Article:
Anne Fadiman is an author, essayist, and editor. She has won National Magazine Awards for both
reporting and her essays. For seven years she edited
The American Scholar.
In 2005 she began as
the first Francis Writer in Residence at Yale. She is the author
of Libris: Confessions of a Common
The Spirit Catches You and You Fall Down: A Hmong Child, Her American Doctors,
and the Collision of Two Cultures,
which won the National Book Critics Circle Award for
nonfiction, as well as other awards.
Do Doctors Eat Brains?
In 1982, Mao Thao, a Hmong woman from Laos who had resettled in St. Paul, Minnesota,
visited Ban Vinai, the refugee camp in Thailand where she had lived for a year after her escape from
Laos in 1975.
She was the first Hmong-American ever to return there, and when an officer of the
United Nations High Commissioner for Refugees, which administered the camp, asked her to speak
about life in the United States, 15,000 Hmong, more than a third of the population of Ban Vinai,
assembled in a soccer field and questioned her for nearly four hours.
Some of the questions they
asked her were: Is it forbidden to use a
to heal an illness in the United States?
American doctors take so much blood from their patients?
After you die, why do American doctors
try to open up your head and take out your brains?
Do American doctors eat the livers, kidneys, and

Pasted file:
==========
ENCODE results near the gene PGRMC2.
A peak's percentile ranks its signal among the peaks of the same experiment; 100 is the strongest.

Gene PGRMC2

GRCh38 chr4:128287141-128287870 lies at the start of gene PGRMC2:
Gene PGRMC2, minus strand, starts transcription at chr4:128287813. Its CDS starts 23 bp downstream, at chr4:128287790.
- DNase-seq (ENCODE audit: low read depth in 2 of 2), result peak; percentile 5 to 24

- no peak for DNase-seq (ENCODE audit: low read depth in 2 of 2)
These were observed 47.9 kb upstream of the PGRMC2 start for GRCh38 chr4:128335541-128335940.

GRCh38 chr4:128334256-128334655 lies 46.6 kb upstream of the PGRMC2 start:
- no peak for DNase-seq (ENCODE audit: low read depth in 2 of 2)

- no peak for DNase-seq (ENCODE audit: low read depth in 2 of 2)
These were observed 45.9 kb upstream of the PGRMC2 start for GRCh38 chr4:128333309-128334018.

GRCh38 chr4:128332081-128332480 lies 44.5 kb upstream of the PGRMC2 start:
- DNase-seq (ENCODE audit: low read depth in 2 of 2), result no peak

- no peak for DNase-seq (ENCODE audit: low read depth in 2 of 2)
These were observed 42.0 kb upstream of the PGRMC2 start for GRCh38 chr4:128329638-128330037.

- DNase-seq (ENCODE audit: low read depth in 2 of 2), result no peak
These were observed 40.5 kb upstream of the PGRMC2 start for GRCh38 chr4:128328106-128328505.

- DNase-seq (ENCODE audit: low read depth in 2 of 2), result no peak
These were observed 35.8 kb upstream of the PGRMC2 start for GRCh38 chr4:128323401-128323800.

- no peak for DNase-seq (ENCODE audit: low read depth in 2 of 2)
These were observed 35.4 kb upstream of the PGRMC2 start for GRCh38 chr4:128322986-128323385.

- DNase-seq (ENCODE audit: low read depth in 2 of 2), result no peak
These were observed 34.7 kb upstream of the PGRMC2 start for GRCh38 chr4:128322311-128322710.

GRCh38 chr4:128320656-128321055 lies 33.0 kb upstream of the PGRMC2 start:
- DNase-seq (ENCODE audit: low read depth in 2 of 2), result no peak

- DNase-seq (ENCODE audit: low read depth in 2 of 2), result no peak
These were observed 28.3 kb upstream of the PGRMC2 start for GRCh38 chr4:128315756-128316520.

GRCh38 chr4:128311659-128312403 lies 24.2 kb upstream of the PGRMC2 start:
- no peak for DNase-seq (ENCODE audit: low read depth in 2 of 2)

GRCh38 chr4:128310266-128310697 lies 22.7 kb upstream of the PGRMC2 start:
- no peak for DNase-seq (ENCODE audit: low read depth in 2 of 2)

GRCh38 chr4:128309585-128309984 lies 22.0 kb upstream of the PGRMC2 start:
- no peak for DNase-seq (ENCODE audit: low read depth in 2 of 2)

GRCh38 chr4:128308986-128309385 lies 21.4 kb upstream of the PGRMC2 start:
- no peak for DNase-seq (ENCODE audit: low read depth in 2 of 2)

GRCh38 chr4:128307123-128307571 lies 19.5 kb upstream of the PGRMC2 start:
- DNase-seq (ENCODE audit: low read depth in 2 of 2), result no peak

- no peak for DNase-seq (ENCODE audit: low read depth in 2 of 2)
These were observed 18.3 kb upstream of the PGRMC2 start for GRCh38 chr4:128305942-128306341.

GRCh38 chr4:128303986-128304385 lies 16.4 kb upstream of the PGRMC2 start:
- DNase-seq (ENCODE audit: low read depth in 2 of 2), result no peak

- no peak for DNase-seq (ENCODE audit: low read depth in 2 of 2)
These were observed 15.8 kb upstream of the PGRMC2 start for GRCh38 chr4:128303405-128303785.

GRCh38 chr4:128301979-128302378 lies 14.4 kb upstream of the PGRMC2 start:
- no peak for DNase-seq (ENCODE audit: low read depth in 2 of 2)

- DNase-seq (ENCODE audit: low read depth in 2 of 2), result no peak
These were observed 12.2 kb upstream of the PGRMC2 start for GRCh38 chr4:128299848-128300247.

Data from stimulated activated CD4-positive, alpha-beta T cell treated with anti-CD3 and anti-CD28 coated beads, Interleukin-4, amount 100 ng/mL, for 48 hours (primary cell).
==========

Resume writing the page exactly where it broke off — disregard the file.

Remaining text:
brains of Hmong patients?
When Hmong people died in the United States, is it true that they are cut
into pieces and put in tin cans and sold as food?
The general drift of these questions suggests that the accounts of the American health care
system that had filtered back to Asia were not exactly enthusiastic.
The limited contact the Hmong
had already had with Western medicine in the camp hospitals and clinics had done little to instill
confidence, especially when compared to the experiences with shamanistic healing to which they
might spend as much as eight hours in a sick person's home; doctors
forced their patients, no matter how weak they were, to come to the hospital, and then might spend
only 20 minutes at their bedside.
were polite and never needed to ask questions; doctors
asked many rude and intimate questions about patients’ lives, right down to their sexual and
could render an immediate diagnosis; doctors often demanded samples
of blood (or even urine or feces, which they liked to keep in little bottles), took X-rays, and waited
for days for the results to come back from the laboratory—and then, after all that, sometimes they
were unable to identify the cause of the problem.
never undressed their patients; doctors
asked patients to take off all their clothes, and sometimes dared to put their fingers inside women's
Fadiman, Anne. "Do Doctors Eat Brains?" in The Spirit Catches You and You Fall Down, pp. 32-37. Farrar, Straus, and Giroux, 1997.